Traveling is a big part of bean to bar chocolate making and we all love to travel at indi chocolate. Exploring new places, trying new food, meeting new people and finding the best tasting cacao in the world is all part of the adventure.
Ecuador is a one of our favorite origins for sourcing cacao, the people, food and country itself is full of life and beautiful biodiversity. Getting the chance to take The Chocolate Refiner was a great excuse to visit farming families that I hadn’t seen in a couple years.
One community that we visited was in Apai, an island in the Napo region of the Amazon, only accessible by boat. These Kichwa farmers practice traditional ways of farming on a chakra, a small bio diverse plot of land.
Alongside cacao they grow medicinal plants, coffee (in the picture below), hardwoods and food for their homes or to sell at the market. The Kallari cooperative that these farmers are a part of has given farmers a lot of education surrounding the harvesting of cacao, pruning trees and planting good cacao.
The goal bringing The Chocolate Refiner to Kichwa farmers is to enable farmers to make chocolate on their small chakras. So farmers can be making test batches, monitoring quality and also be able to enjoy chocolate they make themselves ;)
Don Ceasar and his family showed us around his chakra with pride, invited us into his home to try all sorts of fruit and foods that you would never get the chance to try in the United States.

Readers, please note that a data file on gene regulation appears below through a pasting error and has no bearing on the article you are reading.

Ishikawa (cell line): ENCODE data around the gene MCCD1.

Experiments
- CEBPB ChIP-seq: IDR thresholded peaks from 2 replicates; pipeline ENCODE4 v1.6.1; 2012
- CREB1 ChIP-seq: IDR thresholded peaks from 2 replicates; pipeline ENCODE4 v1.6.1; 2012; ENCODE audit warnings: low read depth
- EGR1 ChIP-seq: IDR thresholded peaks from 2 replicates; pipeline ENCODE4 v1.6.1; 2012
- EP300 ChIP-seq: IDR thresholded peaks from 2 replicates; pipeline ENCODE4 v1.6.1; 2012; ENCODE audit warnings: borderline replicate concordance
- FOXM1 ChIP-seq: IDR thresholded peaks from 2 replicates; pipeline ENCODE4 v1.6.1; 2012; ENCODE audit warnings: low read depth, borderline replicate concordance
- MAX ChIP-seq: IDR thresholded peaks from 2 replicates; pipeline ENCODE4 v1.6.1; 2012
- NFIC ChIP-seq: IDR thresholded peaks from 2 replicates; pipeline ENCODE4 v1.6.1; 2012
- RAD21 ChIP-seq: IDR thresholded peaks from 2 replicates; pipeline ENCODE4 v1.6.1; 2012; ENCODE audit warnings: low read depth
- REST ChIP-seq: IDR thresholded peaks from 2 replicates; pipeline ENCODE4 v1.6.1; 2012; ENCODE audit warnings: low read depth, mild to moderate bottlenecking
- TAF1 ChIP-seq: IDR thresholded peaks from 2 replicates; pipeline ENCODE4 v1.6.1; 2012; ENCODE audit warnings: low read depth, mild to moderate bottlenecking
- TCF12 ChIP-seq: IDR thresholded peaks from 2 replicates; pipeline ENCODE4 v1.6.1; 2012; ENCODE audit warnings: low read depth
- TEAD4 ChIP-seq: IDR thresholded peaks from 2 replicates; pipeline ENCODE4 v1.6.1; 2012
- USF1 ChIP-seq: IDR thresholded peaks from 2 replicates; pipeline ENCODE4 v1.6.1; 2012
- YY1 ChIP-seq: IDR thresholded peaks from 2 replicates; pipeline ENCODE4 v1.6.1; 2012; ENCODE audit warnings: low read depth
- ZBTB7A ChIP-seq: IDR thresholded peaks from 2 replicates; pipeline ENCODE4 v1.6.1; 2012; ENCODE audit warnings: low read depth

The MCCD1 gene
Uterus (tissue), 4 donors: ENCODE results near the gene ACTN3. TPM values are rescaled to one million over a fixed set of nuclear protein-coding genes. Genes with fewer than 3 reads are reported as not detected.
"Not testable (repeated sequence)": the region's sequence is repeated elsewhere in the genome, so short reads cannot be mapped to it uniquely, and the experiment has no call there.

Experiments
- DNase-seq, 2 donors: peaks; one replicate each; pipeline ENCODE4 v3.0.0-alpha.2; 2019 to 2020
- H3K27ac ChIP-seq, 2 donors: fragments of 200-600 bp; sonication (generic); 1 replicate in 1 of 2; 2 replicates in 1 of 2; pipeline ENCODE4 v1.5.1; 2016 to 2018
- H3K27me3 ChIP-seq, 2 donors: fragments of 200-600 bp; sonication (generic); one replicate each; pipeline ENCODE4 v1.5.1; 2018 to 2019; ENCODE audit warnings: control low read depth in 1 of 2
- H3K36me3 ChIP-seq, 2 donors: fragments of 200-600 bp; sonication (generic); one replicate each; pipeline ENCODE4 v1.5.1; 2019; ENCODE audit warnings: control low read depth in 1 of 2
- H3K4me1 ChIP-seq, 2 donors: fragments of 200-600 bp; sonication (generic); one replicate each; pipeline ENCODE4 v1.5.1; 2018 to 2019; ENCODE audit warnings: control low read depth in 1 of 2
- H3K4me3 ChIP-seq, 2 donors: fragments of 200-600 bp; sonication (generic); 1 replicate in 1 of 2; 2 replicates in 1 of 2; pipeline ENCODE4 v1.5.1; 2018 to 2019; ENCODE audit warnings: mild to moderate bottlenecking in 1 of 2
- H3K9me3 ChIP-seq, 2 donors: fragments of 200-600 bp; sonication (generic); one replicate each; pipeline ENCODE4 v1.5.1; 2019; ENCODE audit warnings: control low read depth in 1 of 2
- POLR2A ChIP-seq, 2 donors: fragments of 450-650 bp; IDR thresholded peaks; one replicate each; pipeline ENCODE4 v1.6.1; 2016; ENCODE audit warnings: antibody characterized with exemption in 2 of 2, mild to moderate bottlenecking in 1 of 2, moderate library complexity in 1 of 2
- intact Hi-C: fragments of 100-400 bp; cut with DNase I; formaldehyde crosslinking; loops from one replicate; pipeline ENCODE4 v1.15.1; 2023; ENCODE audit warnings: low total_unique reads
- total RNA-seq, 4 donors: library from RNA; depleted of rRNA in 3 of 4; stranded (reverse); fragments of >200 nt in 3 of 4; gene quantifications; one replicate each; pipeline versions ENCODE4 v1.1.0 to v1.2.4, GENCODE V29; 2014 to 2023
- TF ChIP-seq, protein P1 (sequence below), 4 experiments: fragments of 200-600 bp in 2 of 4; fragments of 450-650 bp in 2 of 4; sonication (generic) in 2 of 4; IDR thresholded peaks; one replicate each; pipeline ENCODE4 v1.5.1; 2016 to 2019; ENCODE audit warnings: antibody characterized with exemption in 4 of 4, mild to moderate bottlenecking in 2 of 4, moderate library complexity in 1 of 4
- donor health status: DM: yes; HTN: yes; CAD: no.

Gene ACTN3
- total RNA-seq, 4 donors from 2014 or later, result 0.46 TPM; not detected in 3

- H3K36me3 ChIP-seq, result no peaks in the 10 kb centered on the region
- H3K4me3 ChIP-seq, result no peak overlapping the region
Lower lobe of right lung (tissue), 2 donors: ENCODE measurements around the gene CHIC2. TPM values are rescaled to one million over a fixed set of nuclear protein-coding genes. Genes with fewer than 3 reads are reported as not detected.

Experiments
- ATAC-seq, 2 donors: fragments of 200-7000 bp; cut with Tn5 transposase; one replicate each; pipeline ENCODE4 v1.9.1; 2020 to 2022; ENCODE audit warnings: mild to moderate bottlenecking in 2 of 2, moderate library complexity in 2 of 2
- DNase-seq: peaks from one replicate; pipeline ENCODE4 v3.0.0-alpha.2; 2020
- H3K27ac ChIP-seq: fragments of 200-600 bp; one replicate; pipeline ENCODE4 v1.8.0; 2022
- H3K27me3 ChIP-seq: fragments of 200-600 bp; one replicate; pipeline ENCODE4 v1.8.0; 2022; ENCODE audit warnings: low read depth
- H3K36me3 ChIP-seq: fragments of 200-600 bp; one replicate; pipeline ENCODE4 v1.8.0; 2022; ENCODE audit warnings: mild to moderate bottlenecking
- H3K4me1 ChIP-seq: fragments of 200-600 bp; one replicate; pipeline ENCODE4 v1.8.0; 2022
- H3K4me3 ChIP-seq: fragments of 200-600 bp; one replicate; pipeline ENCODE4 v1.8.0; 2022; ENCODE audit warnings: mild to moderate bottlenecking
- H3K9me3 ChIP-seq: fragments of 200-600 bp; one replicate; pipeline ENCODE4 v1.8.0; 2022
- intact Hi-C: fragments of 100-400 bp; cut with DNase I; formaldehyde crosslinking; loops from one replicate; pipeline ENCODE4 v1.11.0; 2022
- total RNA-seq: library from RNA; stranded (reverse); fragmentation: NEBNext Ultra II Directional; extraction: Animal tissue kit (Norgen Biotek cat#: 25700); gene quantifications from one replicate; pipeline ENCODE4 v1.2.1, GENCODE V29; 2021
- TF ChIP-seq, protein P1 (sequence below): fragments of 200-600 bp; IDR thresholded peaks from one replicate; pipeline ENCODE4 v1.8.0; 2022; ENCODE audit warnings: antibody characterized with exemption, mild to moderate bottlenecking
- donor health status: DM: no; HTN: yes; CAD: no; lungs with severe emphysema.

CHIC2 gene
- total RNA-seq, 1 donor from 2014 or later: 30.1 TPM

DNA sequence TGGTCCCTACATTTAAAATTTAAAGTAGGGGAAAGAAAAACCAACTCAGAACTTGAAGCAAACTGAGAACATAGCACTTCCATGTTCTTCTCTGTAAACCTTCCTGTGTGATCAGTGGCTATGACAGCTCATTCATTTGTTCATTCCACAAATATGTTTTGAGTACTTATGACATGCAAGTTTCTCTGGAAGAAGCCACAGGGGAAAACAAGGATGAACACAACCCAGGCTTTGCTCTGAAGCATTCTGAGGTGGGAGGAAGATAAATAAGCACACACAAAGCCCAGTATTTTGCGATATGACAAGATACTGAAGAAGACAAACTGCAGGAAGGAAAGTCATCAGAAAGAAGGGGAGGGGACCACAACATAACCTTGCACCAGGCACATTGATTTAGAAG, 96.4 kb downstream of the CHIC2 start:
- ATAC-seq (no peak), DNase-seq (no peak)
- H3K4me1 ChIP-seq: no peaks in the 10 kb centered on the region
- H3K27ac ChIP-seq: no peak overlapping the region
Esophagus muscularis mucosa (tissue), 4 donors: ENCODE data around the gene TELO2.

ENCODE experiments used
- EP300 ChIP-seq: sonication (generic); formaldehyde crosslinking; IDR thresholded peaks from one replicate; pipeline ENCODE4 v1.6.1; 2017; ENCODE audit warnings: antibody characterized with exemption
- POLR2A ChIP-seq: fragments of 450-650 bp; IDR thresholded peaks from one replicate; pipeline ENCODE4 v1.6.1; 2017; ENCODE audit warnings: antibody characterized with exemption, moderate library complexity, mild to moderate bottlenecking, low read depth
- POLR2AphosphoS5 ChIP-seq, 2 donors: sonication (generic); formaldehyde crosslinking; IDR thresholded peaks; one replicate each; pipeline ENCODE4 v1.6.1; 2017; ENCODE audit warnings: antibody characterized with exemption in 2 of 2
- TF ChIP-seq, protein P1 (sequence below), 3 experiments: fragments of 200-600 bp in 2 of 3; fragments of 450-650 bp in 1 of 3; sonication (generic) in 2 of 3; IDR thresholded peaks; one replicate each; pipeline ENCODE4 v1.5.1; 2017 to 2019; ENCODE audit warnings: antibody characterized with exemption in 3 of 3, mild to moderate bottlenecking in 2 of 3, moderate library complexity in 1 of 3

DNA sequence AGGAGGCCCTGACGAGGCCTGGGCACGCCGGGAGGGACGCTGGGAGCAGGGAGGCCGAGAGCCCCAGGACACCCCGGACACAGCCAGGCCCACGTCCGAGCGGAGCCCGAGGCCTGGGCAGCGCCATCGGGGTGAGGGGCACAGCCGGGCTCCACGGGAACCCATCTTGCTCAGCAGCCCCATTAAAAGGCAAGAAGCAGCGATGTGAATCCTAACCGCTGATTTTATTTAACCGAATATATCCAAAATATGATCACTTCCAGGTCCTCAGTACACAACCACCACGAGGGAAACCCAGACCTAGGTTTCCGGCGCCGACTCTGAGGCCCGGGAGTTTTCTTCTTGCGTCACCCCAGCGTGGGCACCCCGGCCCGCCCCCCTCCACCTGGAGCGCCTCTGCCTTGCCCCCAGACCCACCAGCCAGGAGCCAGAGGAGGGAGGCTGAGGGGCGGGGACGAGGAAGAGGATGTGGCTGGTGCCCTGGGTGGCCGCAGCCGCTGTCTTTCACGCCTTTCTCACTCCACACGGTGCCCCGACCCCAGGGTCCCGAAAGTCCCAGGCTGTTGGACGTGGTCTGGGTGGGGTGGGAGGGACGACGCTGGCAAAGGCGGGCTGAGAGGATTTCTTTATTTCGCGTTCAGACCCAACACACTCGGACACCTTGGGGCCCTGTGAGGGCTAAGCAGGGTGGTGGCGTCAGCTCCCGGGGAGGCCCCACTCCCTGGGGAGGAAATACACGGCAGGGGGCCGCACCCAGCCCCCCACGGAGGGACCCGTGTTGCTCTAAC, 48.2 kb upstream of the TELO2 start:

One of my favorite fruits we tried was the cacao bicolor, called patas, it is a type of cacao that is not used for making chocolate, but has a wonderful cantaloupe taste.
After eating snacks we sat down with The Chocolate Refiner to show how to use the machine, making chocolate at home is an exciting prospect for anyone, especially compared to the traditional hand grinder they use for grinding cacao or making corn flour.
Don Ceasar’s wife and children showed us the application for the fruit achote (pictured below) a fruit that is a natural red dye and paint and introduced us to their pet, a tamed Cachuco (pictured below).
The exchange of knowledge is very powerful and these farmers know so much about the environment they live in, how to care for all of their plants and how each plant can be used, I can't wait to visit them again to try not only the cacao fruit (which is delicious), but also try chocolate made on site!